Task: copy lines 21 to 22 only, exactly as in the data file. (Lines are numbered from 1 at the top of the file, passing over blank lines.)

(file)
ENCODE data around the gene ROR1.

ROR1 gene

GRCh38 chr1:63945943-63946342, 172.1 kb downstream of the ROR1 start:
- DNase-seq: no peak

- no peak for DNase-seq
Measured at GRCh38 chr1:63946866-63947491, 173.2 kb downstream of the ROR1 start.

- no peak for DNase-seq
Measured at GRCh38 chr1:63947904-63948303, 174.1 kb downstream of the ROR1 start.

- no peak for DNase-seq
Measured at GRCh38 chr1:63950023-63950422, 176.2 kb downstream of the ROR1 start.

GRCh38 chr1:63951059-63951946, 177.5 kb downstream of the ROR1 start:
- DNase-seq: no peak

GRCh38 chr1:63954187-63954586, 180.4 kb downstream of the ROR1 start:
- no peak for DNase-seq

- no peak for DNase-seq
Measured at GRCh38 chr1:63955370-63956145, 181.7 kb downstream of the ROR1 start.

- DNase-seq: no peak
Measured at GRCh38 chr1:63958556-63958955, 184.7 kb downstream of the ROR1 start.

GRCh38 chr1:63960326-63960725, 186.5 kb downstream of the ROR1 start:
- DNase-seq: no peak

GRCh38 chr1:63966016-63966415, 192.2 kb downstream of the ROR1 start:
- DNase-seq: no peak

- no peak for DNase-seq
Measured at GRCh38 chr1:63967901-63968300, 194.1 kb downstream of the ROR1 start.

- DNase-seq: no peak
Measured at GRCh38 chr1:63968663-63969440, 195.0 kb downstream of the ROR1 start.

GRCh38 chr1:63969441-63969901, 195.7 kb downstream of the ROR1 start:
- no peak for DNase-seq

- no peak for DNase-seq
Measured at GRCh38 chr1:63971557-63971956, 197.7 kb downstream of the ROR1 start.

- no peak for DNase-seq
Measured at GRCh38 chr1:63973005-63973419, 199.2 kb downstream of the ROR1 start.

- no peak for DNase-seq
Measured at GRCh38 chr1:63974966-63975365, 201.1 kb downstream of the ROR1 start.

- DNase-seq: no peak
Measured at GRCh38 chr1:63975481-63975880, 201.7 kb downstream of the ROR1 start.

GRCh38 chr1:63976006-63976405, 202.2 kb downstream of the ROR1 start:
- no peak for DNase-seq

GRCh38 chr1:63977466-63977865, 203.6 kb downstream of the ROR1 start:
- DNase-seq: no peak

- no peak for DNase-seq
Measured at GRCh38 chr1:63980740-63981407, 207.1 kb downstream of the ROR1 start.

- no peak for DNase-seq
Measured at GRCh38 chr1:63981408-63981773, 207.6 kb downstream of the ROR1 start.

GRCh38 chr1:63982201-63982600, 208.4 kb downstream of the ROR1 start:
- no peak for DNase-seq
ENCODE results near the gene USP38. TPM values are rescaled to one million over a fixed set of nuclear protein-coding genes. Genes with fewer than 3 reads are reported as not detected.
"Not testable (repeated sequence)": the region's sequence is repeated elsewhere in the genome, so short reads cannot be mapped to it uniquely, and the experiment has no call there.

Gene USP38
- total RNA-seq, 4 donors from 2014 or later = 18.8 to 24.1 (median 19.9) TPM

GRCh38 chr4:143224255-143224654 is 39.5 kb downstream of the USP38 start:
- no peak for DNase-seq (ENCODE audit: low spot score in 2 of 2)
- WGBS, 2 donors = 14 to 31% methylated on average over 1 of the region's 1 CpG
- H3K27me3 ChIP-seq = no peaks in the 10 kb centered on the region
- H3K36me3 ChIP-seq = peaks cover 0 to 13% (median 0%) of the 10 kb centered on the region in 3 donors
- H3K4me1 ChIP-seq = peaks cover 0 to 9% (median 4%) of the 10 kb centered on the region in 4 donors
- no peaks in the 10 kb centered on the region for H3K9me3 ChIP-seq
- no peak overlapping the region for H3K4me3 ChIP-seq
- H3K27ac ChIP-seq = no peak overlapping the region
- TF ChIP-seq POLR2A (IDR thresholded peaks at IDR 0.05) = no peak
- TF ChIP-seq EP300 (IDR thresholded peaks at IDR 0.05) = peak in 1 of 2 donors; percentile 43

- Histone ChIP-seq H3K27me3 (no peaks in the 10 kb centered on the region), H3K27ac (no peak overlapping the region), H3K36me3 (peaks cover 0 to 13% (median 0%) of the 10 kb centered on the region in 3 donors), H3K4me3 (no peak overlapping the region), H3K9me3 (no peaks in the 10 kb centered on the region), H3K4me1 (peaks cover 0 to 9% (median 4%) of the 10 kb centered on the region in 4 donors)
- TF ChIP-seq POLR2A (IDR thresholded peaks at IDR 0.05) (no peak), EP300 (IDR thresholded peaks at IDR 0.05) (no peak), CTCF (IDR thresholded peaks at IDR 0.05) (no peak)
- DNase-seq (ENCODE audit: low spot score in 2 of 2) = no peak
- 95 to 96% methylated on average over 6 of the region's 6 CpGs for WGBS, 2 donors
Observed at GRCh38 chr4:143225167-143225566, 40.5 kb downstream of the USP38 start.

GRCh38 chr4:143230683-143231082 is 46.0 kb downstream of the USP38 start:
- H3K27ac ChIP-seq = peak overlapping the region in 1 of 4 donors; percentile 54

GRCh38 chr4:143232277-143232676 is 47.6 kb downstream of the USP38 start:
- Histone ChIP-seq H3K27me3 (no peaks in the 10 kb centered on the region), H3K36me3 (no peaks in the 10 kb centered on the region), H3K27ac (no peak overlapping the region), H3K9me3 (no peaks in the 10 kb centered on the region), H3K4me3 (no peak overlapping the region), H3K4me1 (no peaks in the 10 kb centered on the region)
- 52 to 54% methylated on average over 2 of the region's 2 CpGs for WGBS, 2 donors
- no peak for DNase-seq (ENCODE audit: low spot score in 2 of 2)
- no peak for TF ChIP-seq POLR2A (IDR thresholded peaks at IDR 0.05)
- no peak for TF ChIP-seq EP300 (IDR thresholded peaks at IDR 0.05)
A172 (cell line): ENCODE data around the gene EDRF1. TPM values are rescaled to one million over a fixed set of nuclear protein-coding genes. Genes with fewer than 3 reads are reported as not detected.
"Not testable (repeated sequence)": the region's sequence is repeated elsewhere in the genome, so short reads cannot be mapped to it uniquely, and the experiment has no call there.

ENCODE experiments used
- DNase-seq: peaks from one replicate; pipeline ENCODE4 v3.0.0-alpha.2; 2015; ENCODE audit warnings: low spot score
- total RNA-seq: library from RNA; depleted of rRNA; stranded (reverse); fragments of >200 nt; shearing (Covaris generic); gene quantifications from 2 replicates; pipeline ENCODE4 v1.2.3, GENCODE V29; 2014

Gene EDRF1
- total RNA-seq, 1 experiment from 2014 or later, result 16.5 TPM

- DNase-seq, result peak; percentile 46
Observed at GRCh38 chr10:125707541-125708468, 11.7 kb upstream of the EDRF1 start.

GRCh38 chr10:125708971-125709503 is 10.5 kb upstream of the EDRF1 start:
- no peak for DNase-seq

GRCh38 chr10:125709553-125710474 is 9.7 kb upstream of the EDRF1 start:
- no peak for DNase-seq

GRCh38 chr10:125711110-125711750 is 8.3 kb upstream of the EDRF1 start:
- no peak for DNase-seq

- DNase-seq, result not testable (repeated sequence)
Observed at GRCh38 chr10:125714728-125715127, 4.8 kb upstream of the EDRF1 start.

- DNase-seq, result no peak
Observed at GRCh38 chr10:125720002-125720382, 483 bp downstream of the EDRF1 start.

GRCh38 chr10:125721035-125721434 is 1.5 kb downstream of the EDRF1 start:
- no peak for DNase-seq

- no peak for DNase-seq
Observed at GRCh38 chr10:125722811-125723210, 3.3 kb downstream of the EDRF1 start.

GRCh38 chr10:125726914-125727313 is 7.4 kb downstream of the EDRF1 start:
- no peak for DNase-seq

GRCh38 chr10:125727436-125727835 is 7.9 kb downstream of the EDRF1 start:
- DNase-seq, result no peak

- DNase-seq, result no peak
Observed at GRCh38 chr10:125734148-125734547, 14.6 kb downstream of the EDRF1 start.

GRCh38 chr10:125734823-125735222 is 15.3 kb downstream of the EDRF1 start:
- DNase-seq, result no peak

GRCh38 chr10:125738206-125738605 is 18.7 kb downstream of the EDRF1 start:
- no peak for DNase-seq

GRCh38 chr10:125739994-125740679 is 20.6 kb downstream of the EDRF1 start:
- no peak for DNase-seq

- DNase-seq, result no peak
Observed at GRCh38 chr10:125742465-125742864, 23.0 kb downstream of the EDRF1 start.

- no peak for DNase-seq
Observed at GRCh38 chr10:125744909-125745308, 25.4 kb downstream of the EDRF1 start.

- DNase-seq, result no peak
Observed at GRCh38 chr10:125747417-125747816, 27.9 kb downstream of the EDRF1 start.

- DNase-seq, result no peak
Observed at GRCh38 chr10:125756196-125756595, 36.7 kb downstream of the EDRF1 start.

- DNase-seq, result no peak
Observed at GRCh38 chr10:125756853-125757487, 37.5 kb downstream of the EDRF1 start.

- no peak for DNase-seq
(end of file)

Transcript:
GRCh38 chr1:63966016-63966415, 192.2 kb downstream of the ROR1 start:
- DNase-seq: no peak